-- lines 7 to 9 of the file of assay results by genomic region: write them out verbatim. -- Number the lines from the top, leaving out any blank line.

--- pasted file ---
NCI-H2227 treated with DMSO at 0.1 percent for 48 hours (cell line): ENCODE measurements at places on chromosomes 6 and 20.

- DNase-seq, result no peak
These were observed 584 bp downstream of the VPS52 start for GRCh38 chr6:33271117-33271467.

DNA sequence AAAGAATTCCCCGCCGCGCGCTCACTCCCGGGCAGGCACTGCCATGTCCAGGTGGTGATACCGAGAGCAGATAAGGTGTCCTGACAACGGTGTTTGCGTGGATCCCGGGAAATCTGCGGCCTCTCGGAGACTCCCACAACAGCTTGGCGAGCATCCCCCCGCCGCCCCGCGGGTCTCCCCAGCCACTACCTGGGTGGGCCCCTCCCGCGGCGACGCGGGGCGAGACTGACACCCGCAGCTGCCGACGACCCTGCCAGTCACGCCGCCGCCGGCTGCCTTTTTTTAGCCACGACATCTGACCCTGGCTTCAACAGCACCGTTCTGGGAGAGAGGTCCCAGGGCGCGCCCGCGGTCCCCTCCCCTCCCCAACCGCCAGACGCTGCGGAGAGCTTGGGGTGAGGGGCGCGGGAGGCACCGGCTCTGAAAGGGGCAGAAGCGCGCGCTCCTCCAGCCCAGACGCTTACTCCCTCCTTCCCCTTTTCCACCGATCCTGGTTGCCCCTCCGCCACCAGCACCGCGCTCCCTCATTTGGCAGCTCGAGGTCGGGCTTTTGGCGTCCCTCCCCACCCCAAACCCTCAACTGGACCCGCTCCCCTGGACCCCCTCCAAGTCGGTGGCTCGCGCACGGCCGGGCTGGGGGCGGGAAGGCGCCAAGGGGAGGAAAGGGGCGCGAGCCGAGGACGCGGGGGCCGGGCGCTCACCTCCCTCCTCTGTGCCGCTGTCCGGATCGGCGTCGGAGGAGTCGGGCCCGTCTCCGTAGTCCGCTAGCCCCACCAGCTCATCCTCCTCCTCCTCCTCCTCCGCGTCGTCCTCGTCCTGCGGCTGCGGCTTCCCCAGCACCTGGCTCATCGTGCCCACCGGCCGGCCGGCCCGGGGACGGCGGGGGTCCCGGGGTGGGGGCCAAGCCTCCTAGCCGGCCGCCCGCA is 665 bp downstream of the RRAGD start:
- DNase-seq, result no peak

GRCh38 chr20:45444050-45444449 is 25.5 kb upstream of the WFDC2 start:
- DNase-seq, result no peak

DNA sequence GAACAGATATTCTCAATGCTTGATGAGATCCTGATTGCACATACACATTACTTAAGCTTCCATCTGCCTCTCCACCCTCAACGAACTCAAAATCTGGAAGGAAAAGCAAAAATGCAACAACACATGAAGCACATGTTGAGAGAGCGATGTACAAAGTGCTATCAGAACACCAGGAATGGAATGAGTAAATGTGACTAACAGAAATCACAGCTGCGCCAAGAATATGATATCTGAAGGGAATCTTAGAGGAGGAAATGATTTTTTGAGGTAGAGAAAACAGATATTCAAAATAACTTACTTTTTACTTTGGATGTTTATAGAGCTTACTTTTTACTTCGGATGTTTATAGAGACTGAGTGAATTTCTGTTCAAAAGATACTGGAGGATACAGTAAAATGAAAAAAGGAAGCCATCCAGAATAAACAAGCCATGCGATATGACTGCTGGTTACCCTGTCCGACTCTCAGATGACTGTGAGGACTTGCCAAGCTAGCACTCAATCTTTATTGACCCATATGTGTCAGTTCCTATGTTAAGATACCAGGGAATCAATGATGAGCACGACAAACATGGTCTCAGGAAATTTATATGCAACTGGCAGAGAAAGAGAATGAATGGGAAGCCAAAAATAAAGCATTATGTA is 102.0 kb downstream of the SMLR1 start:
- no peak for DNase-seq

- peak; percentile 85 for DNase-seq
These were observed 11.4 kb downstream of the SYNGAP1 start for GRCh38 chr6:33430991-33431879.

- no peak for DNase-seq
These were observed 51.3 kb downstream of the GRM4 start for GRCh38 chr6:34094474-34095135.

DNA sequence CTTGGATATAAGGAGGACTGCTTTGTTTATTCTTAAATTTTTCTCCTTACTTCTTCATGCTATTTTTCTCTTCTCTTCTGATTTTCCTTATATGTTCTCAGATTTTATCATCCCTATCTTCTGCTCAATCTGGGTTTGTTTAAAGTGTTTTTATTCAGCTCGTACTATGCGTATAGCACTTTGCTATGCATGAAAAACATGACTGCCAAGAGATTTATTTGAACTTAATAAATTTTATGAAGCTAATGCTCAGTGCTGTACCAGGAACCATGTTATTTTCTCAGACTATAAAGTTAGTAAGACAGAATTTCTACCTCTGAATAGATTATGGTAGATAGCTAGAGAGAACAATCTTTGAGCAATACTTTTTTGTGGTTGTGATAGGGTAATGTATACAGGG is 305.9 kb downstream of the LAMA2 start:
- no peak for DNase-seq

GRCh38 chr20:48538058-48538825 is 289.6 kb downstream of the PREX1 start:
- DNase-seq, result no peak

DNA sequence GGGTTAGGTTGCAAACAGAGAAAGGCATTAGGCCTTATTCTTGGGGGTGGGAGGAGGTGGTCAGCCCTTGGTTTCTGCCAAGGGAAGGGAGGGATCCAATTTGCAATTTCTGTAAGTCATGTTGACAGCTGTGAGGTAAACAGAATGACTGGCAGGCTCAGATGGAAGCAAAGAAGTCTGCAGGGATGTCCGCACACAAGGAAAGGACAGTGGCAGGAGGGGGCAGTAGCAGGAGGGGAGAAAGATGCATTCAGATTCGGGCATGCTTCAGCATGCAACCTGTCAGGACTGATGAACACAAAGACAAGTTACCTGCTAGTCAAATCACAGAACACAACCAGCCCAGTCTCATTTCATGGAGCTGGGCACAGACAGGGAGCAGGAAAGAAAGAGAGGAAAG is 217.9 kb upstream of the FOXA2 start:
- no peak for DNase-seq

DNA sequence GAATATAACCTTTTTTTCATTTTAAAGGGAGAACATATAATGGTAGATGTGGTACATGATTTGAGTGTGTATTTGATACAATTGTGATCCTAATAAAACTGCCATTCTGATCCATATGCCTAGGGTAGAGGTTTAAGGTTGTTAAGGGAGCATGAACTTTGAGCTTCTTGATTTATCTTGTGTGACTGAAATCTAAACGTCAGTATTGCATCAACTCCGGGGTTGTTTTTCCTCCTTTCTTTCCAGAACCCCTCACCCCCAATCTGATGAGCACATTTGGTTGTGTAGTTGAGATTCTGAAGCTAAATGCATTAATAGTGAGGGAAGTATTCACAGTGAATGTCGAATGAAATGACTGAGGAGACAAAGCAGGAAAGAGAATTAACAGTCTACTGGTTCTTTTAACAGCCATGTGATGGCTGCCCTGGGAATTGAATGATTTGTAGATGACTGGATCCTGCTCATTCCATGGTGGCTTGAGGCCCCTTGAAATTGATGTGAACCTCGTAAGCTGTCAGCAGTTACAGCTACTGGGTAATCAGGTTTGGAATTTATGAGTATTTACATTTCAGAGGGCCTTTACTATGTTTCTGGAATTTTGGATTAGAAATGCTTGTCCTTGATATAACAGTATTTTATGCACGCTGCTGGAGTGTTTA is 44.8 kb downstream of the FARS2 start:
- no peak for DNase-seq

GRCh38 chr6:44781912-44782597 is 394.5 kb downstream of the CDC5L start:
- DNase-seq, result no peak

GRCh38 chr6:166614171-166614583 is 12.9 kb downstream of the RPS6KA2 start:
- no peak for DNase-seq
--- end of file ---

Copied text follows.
- DNase-seq, result no peak

DNA sequence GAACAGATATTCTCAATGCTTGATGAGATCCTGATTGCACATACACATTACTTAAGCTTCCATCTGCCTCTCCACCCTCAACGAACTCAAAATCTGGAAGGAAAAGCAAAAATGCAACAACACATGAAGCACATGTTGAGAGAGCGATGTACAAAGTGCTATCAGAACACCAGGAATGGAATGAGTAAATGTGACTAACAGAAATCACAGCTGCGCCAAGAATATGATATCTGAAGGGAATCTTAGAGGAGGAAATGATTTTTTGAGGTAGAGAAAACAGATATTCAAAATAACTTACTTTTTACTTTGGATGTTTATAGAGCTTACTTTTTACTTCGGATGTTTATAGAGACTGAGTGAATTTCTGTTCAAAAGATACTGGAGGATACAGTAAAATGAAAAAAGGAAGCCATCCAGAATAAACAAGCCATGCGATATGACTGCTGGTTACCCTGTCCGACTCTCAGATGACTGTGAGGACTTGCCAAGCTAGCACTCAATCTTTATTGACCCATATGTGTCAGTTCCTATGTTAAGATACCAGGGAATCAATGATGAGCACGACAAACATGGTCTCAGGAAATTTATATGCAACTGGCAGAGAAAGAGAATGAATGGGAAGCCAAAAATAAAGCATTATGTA is 102.0 kb downstream of the SMLR1 start:
- no peak for DNase-seq